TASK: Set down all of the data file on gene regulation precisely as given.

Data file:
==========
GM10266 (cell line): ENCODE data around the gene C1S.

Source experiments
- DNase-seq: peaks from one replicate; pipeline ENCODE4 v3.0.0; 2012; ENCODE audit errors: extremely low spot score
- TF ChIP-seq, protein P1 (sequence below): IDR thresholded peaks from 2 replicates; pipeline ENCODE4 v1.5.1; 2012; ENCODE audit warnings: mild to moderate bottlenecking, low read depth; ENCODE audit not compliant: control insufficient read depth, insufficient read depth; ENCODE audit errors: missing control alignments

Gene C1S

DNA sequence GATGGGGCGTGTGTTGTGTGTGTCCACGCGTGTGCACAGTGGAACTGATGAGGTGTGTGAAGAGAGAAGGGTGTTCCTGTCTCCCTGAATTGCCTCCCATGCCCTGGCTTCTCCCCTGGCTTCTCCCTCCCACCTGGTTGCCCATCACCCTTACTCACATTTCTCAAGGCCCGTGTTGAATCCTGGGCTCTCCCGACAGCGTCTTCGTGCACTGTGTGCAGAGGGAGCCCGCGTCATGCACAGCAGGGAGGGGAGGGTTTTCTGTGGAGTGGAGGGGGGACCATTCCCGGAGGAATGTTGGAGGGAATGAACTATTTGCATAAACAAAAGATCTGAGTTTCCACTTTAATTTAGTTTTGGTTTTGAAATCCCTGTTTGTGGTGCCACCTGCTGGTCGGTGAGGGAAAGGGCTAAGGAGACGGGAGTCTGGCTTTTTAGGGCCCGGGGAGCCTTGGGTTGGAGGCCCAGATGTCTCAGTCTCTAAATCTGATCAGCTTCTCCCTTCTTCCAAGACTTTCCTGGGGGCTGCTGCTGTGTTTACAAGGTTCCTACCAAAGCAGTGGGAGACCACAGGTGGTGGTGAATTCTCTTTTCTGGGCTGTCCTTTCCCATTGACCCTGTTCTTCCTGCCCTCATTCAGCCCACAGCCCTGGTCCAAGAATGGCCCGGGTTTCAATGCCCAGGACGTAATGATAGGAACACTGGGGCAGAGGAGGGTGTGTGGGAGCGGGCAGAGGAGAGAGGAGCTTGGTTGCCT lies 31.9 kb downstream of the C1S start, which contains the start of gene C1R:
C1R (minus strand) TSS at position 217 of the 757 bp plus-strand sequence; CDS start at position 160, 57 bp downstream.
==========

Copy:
GM10266 (cell line): ENCODE data around the gene C1S.

Source experiments
- DNase-seq: peaks from one replicate; pipeline ENCODE4 v3.0.0; 2012; ENCODE audit errors: extremely low spot score
- TF ChIP-seq, protein P1 (sequence below): IDR thresholded peaks from 2 replicates; pipeline ENCODE4 v1.5.1; 2012; ENCODE audit warnings: mild to moderate bottlenecking, low read depth; ENCODE audit not compliant: control insufficient read depth, insufficient read depth; ENCODE audit errors: missing control alignments

Gene C1S

DNA sequence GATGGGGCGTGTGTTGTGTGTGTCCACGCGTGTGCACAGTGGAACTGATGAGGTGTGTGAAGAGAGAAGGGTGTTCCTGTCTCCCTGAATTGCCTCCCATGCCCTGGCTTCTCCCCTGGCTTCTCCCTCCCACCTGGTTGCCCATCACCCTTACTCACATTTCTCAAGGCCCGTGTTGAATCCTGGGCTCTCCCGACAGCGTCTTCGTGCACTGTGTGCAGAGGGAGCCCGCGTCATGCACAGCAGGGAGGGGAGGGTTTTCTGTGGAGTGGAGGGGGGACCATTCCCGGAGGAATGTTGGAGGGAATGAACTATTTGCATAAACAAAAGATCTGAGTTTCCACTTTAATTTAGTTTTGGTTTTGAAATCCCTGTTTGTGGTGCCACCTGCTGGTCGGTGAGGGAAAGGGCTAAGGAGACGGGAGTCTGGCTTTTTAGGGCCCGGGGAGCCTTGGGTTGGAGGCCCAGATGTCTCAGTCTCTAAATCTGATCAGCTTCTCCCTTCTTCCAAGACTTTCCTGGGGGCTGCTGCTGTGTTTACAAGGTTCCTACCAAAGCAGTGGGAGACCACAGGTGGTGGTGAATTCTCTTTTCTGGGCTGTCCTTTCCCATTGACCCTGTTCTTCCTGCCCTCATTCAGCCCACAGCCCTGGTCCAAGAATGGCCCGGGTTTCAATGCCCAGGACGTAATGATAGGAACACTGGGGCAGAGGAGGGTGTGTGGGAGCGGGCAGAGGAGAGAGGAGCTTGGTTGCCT lies 31.9 kb downstream of the C1S start, which contains the start of gene C1R:
C1R (minus strand) TSS at position 217 of the 757 bp plus-strand sequence; CDS start at position 160, 57 bp downstream.